Desserts are completely wasted on me. Some odd chemistry makes sweet things actually taste horrible to me (aside from some fresh fruits), so I rely on Bernie to determine whether or not a pastry or dessert is worthwhile. Stepping up to the plate (so to speak) with commendable courage, he examined the dessert menu for me and chose a "Sugar Pumpkin Cheesecake with Maple Cream Cloud." On a delicate cake-like crust rode the pumpkin cheesecake, topped with whipped cream flavored with maple syrup. It must have been very good; Bernie's eyes rolled up in his head at the first bite and by the last he was offering to divorce me and marry the chef.

The Service: Who Are These Magicians?

The chefs who served up this exotic menu and marvelous food must be noted here: Richard Brandenburg, Chef de Cuisine, Adrian Hoffman, Chef Partner, and Bradley Ogden, Chef Co-Proprietor. Hats off and a deep bow to them. On a more personal note, our server was named Frank, and he was just top-notch. Knowledgeable about the menu and the vagaries thereof, he was also very personable and friendly. When he wasn't busy, he was standing at a vantage point in the restaurant where he could keep an eye on his customers and thus appear like magic to offer to refill a glass or whisk plates away. And he had a great smile.

The Price: Was It Worth It?

Expect, if you're ordering wine, dinner, and dessert, to pay about $50 per person. Is that exorbitant? Not really. Certainly you can find San Francisco restaurants with a comparably gorgeous view (it's San Francisco, most of the views are gorgeous) and with comparably sumptuous seating (you'll have to search a little, but they're there) -- but you'd be hard put to find the view, the setting, and the quality of the food anywhere else. The other places may be cheaper, but you're talking apples and oranges. One Market Restaurant is a destination in itself, not some place you just stop to eat because you're hungry. You walk in the door of this restaurant looking for a culinary adventure, and here you will find it.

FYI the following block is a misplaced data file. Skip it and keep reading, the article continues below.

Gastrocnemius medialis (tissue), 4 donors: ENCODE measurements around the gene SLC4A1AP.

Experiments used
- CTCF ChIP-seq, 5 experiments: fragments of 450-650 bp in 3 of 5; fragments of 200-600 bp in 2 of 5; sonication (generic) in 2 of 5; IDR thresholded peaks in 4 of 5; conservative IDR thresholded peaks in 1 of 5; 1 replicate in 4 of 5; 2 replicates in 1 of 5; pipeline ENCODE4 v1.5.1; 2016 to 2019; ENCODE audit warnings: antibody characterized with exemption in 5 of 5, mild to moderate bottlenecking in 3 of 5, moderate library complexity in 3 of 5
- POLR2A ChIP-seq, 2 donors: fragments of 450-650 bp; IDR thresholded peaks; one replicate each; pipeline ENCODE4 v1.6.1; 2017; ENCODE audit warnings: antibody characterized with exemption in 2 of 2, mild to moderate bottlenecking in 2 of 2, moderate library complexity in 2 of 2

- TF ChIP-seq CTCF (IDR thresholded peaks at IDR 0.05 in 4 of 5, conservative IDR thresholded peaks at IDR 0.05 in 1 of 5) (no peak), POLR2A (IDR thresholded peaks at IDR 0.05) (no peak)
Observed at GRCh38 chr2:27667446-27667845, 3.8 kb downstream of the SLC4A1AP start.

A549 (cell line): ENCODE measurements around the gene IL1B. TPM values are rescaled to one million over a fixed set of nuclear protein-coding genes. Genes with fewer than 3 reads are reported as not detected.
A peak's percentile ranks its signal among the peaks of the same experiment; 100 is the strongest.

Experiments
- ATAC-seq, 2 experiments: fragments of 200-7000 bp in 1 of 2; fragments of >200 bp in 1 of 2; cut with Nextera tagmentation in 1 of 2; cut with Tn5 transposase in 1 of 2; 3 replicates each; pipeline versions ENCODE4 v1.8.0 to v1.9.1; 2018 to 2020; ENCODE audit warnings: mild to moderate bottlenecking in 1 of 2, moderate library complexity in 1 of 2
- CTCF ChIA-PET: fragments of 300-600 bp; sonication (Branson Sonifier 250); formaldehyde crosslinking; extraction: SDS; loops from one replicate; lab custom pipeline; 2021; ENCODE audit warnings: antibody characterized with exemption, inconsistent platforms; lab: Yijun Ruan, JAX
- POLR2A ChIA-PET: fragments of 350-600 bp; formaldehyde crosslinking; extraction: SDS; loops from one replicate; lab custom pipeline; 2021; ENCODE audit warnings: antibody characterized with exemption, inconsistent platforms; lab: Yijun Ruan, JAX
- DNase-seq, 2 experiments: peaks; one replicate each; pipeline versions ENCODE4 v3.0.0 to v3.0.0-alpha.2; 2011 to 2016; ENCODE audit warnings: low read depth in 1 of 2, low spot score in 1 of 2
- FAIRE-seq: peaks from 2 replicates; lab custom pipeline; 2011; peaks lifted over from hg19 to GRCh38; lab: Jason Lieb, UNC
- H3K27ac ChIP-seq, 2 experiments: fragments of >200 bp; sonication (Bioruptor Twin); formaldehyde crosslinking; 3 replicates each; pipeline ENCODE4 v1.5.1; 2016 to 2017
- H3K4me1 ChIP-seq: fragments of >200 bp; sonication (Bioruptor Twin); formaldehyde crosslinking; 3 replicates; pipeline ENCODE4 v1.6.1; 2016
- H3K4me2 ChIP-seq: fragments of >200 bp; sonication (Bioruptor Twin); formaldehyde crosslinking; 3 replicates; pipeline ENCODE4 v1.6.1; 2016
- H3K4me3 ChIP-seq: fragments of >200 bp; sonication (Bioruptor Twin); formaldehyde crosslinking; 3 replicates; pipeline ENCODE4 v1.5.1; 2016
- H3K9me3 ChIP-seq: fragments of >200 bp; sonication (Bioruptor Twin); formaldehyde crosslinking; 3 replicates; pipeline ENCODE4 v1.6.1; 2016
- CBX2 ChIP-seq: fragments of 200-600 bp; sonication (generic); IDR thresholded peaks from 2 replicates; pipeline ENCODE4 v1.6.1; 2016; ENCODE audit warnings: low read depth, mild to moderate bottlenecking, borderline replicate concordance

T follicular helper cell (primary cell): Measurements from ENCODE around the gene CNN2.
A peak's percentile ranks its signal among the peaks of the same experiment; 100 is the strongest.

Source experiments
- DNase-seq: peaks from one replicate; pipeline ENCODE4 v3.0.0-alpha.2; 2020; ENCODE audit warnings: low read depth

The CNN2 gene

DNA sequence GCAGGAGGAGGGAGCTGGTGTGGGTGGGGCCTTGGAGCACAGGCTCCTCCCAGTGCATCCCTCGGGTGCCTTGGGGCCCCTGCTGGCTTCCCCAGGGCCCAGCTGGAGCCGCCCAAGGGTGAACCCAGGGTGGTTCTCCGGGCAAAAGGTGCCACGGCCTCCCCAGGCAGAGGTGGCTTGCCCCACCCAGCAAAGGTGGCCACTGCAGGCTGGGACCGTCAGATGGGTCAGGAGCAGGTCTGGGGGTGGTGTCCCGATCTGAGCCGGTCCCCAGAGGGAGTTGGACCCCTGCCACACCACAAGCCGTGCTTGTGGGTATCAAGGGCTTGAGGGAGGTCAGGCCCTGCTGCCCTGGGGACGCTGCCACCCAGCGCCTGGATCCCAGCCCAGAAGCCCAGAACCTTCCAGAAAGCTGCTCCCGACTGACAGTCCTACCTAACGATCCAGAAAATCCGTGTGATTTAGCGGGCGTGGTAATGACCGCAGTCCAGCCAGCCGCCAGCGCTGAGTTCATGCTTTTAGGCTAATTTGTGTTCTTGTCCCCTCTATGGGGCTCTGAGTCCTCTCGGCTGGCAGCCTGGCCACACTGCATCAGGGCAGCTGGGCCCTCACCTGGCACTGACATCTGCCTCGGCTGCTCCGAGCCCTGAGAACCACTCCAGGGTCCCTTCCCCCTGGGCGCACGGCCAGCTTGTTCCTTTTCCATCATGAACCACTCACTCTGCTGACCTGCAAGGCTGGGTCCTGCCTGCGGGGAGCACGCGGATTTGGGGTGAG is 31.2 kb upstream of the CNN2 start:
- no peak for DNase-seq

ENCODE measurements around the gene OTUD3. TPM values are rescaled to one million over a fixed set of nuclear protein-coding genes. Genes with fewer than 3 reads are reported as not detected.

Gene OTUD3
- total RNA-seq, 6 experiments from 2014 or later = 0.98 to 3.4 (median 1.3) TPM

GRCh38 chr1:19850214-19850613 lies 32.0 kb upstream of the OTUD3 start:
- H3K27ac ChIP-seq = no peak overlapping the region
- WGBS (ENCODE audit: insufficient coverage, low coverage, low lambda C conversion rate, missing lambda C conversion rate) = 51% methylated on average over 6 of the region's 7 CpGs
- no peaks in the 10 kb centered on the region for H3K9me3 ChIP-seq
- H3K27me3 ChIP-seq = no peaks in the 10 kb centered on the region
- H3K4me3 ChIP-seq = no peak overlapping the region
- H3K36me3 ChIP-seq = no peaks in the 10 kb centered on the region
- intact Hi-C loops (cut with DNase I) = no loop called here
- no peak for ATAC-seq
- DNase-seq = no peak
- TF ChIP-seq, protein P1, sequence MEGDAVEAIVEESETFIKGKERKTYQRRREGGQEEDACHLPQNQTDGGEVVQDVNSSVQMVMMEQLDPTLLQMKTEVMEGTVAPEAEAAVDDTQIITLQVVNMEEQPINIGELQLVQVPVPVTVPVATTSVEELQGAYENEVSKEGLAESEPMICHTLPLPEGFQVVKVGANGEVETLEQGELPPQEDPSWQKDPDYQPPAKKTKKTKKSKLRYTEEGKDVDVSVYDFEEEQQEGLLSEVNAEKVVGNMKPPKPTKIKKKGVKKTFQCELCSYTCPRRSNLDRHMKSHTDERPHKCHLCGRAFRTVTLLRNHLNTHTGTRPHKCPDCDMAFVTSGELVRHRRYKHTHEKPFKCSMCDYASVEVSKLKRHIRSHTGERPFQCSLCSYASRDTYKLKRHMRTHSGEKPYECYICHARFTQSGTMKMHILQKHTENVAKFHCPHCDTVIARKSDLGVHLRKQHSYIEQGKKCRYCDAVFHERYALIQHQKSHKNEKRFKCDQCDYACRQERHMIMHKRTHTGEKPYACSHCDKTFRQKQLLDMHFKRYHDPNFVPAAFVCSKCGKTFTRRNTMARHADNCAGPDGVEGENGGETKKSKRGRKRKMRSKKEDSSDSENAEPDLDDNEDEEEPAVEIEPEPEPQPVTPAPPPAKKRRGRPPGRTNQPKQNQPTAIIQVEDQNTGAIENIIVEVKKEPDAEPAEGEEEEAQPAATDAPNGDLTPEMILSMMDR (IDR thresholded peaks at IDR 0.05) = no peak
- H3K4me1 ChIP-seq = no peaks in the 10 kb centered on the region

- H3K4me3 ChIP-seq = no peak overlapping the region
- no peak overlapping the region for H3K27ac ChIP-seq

The Repeatability: Will I Go Back There This Weekend?

No. But then I'm fairly practical and perhaps a bit plebian. Many of the dishes had sauces or sides that are sweet, which interest me not at all; I would rather have asparagus or a properly done broccoli than crushed chickpea, plum, and rutabaga stew, or cannelini bean puree.

The menu strikes me as exercise in "Are you elite enough to understand the nomenclature?" How many people understand the terms "confit," "farro," or "mini duckfat"? Don't get me wrong, the food was great. But I have to wonder what you're saying with a restaurant that basically says, "Beg me to tell you what you're ordering."

I can't say that this restaurant will fail, as it is working hard to become a destination for experiments in cuisine and a place where the people who want to be seen will be seen. Nor do I regret in the least the passing of a pleasant early evening here. But if I'm looking to fill a hungry void while my destination is the San Francisco Bay, I'll give One Market Restaurant a salute as I pass it by.

As an adventure in dining or an experiment in tastes, yes, yes. As a place to hang out in San Francisco and knock off a bottle of wine or play tourist, no, afraid not.

Check out the history and the menu at http://www.onemarket.com

Article © Sand Pilarski. All rights reserved.
Published on 2004-01-17